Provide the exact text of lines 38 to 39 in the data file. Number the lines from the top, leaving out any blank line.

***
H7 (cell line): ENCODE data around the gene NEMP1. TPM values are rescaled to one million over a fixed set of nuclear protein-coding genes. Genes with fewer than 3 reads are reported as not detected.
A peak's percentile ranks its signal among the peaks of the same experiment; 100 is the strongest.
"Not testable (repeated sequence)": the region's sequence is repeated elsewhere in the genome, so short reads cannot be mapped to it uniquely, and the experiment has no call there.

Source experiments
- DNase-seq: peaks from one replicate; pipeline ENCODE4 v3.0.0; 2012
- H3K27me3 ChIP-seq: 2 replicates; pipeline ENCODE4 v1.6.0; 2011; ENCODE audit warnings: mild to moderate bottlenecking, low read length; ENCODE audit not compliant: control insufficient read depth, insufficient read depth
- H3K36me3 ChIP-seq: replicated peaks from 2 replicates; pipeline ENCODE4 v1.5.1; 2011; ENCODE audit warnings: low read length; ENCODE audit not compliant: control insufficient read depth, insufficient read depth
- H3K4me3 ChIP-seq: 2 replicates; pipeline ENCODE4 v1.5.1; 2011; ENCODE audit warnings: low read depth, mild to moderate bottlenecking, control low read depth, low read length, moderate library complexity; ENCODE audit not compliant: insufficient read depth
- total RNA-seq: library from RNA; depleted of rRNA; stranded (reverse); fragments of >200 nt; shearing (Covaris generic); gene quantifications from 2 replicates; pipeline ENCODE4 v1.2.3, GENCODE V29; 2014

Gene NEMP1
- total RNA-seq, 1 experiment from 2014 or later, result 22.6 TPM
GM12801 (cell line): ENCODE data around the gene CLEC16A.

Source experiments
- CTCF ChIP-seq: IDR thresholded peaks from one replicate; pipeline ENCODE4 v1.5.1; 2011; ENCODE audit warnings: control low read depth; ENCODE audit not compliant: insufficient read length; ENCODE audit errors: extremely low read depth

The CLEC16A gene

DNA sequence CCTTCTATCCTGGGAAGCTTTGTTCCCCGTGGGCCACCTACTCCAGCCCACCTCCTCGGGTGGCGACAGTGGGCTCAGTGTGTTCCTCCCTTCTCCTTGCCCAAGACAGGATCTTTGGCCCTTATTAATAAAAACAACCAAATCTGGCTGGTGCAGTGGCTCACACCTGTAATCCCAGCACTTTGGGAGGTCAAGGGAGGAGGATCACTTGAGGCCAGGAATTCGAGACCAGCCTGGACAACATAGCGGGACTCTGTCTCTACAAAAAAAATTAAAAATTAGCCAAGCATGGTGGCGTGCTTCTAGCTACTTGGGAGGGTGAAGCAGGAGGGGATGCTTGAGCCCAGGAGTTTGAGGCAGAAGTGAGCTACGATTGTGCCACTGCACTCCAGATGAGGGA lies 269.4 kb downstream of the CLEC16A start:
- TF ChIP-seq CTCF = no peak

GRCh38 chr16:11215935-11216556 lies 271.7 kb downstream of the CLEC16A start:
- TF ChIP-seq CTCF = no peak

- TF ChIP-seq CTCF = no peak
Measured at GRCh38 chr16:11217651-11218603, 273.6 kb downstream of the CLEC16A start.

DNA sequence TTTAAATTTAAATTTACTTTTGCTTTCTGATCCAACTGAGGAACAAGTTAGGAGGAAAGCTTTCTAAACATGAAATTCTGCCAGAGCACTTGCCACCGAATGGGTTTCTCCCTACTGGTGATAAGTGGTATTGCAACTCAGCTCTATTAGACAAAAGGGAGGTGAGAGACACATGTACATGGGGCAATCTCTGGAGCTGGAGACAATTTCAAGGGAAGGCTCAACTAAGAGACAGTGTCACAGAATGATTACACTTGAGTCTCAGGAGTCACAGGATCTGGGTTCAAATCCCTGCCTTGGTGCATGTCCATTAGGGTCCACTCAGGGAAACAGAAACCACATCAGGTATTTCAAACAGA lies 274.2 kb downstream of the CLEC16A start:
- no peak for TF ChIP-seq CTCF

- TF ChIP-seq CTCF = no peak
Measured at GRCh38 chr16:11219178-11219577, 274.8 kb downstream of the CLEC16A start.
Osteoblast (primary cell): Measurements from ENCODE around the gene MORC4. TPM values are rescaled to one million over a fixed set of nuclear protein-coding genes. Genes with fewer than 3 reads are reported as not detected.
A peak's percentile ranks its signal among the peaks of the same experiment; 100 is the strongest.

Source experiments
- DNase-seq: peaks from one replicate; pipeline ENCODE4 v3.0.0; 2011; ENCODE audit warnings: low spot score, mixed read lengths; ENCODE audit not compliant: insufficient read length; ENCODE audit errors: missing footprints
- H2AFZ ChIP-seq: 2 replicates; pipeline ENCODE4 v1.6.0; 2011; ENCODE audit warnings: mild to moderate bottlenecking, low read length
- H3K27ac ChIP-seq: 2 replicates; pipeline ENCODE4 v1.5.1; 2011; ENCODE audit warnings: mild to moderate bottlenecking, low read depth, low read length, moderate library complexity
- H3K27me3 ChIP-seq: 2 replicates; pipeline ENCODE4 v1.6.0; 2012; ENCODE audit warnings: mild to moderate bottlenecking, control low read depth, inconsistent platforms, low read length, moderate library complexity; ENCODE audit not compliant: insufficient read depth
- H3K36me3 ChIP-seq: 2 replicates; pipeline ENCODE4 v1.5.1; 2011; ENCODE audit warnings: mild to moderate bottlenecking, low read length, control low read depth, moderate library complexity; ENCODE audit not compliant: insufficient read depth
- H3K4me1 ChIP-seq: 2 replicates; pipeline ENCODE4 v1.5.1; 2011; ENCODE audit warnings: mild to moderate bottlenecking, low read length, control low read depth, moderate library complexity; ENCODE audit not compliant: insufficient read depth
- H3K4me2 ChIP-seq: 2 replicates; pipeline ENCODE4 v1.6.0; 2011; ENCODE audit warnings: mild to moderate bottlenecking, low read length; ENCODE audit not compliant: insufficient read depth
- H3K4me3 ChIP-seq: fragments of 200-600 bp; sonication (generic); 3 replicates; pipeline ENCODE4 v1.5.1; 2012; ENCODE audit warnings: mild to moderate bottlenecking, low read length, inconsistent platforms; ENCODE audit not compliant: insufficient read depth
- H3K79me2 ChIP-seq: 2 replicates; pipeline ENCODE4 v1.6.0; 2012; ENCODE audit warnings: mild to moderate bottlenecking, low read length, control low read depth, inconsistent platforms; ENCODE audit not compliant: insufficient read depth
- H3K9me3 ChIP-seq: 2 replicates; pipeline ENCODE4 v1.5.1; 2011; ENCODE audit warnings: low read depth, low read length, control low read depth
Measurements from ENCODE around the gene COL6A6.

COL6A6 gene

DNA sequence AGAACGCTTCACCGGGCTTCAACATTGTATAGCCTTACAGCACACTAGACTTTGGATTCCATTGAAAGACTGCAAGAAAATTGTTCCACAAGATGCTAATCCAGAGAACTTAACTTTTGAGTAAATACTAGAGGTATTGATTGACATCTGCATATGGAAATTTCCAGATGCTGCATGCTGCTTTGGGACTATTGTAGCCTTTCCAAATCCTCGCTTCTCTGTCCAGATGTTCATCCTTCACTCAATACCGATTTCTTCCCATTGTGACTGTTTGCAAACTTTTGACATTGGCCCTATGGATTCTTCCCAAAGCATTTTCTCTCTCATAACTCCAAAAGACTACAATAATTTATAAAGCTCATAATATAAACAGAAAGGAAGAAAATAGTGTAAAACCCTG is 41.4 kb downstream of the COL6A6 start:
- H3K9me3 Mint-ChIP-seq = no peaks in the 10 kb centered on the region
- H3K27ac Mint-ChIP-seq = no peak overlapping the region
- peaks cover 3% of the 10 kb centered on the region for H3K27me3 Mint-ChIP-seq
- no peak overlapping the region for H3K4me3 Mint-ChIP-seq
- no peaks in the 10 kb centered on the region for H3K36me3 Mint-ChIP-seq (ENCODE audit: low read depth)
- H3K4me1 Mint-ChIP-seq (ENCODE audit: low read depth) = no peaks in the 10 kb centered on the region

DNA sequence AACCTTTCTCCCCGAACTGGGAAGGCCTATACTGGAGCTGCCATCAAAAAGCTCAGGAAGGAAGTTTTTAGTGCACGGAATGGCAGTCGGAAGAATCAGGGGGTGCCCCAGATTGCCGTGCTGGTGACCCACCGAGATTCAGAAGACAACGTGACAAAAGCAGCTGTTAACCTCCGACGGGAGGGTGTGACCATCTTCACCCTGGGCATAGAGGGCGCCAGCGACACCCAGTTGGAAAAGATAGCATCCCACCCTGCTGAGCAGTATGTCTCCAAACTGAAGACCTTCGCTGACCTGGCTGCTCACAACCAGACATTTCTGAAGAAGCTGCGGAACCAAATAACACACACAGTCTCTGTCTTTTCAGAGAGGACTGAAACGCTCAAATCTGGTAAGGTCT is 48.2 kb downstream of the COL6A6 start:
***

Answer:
- H3K9me3 ChIP-seq: 2 replicates; pipeline ENCODE4 v1.5.1; 2011; ENCODE audit warnings: low read depth, low read length, control low read depth
Measurements from ENCODE around the gene COL6A6.